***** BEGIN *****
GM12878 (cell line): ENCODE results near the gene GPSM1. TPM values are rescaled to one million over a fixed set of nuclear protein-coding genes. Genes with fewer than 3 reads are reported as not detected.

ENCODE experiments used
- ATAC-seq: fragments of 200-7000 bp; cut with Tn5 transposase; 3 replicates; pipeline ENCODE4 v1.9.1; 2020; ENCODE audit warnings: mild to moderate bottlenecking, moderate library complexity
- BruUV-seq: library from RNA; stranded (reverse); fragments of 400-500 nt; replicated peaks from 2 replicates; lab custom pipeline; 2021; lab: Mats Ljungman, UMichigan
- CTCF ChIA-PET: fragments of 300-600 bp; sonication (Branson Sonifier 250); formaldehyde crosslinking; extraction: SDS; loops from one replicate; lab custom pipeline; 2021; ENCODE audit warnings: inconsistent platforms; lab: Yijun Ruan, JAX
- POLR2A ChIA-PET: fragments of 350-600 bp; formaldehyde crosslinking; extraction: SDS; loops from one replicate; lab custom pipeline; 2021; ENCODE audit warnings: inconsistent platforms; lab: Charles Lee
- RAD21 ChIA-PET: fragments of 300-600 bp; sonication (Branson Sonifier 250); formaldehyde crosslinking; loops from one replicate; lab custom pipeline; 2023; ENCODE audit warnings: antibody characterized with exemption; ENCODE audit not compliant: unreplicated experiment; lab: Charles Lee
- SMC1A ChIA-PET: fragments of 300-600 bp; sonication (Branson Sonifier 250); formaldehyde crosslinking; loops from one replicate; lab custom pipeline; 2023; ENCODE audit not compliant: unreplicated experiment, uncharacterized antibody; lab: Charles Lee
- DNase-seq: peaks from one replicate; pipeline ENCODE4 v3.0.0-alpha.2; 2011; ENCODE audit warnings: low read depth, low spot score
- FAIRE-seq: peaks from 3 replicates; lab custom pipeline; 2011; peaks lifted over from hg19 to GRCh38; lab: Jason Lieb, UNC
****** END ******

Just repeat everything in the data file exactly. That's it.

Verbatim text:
GM12878 (cell line): ENCODE results near the gene GPSM1. TPM values are rescaled to one million over a fixed set of nuclear protein-coding genes. Genes with fewer than 3 reads are reported as not detected.

ENCODE experiments used
- ATAC-seq: fragments of 200-7000 bp; cut with Tn5 transposase; 3 replicates; pipeline ENCODE4 v1.9.1; 2020; ENCODE audit warnings: mild to moderate bottlenecking, moderate library complexity
- BruUV-seq: library from RNA; stranded (reverse); fragments of 400-500 nt; replicated peaks from 2 replicates; lab custom pipeline; 2021; lab: Mats Ljungman, UMichigan
- CTCF ChIA-PET: fragments of 300-600 bp; sonication (Branson Sonifier 250); formaldehyde crosslinking; extraction: SDS; loops from one replicate; lab custom pipeline; 2021; ENCODE audit warnings: inconsistent platforms; lab: Yijun Ruan, JAX
- POLR2A ChIA-PET: fragments of 350-600 bp; formaldehyde crosslinking; extraction: SDS; loops from one replicate; lab custom pipeline; 2021; ENCODE audit warnings: inconsistent platforms; lab: Charles Lee
- RAD21 ChIA-PET: fragments of 300-600 bp; sonication (Branson Sonifier 250); formaldehyde crosslinking; loops from one replicate; lab custom pipeline; 2023; ENCODE audit warnings: antibody characterized with exemption; ENCODE audit not compliant: unreplicated experiment; lab: Charles Lee
- SMC1A ChIA-PET: fragments of 300-600 bp; sonication (Branson Sonifier 250); formaldehyde crosslinking; loops from one replicate; lab custom pipeline; 2023; ENCODE audit not compliant: unreplicated experiment, uncharacterized antibody; lab: Charles Lee
- DNase-seq: peaks from one replicate; pipeline ENCODE4 v3.0.0-alpha.2; 2011; ENCODE audit warnings: low read depth, low spot score
- FAIRE-seq: peaks from 3 replicates; lab custom pipeline; 2011; peaks lifted over from hg19 to GRCh38; lab: Jason Lieb, UNC